Even for our hearty TC contestants, with their willingness to endure Tom’s critiques of their culinary exploits and Padma’s occasional withering stares just for a shot of fame and exposure, the kind of exposure an improv stage provides can prove to be too much for our band of ego-driven chefs. Mercifully, we were spared the sight of Jennifer and Dale acting out a version of the “Meeting your girlfriend’s parents for the first time!” skit. Instead the gang had to use the Mad Lib-like suggestions from a drunken improv audience to prepare food for the cast of Chicago’s Second City theatre group. Overall an interesting juxtaposition given the Quickfire challenge, overseen by Johnny Iuzzini, which required the chefs to exercise their baking and pastry skills. Whereas cooking in general is improvisational, baking is a science like chemistry, and some of it’s best know practitioners are about as exciting as chemists. Aside from Duff on Food Network’s Ace of Cakes, can you name a baker with a Mario Batali-like personality?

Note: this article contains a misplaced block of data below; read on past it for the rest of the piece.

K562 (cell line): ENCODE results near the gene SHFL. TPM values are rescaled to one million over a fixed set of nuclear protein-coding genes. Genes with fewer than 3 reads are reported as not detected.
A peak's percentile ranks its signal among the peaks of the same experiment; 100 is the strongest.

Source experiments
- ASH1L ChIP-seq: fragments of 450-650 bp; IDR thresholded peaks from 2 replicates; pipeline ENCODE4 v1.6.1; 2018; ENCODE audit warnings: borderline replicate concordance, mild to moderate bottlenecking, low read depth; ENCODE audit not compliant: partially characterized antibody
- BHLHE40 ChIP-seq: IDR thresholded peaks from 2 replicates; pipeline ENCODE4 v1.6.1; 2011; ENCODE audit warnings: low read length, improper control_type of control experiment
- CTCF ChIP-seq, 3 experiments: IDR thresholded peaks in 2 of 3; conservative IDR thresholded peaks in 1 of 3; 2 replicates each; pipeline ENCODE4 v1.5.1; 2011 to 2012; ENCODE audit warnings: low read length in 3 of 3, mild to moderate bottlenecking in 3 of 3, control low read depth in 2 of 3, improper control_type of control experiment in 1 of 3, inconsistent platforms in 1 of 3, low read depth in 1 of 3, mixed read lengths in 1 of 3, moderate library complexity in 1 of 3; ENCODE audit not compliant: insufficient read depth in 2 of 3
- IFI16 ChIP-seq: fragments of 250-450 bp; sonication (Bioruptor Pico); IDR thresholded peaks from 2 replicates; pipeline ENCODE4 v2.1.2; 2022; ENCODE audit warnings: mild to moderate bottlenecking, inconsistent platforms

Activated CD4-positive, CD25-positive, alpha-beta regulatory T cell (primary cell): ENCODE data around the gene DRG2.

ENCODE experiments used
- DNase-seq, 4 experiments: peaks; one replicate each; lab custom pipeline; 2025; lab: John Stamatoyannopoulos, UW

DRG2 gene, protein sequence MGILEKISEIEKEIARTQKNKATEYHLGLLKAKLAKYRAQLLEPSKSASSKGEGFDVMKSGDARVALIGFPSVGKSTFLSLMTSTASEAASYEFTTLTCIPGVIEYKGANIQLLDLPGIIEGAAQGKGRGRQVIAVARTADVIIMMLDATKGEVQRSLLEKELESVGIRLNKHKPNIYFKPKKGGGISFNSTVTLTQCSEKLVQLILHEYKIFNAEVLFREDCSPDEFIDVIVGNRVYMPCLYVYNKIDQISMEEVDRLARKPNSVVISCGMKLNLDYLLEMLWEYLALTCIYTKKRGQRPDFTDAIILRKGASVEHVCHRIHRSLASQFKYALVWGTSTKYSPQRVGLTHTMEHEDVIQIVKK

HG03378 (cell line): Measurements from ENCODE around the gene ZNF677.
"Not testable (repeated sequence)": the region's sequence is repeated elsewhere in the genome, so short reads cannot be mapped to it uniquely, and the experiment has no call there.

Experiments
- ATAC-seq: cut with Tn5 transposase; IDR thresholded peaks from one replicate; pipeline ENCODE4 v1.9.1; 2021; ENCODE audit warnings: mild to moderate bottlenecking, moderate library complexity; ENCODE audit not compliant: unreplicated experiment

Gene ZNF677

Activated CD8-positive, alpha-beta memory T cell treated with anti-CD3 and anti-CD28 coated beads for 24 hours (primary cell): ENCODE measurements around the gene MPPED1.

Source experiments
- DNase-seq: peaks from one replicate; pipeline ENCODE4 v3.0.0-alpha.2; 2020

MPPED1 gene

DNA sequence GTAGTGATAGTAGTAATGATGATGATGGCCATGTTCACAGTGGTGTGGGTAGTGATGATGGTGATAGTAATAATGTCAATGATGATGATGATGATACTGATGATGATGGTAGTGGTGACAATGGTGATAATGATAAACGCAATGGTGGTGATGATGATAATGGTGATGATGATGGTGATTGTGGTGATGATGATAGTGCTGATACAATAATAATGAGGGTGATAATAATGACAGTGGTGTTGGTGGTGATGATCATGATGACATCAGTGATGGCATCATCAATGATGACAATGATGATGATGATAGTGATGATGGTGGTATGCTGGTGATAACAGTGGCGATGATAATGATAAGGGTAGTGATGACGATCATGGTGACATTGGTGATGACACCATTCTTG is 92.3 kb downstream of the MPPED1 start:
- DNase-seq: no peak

Back at ChefHaus contestants break into teams of two to plan their improv meals. And, as if “Depressed Bacon” and “Perplexed Tofu” wasn’t difficult enough, the contestants are forced into more improvisational moments when they discover many of their kitchen electrics have been removed, and, two-thirds of the way into their cooking time, they’re forced to pack up and leave the friendly confines of the GE Kitchen for the cramped galley of ChefHaus. Serving proceeds apace with not a little bit of sexual innuendo, and then on to the Judges Table where one of the show’s problems comes to light. All of the challenge winners are men (hooray, Spike finally got to make his soup!) but the bottom quartet are all women including, gasp! St. Stephanie. A female contestant has not yet won on Top Chef, and picking off another one right now doesn’t improve the odds one will win this season either.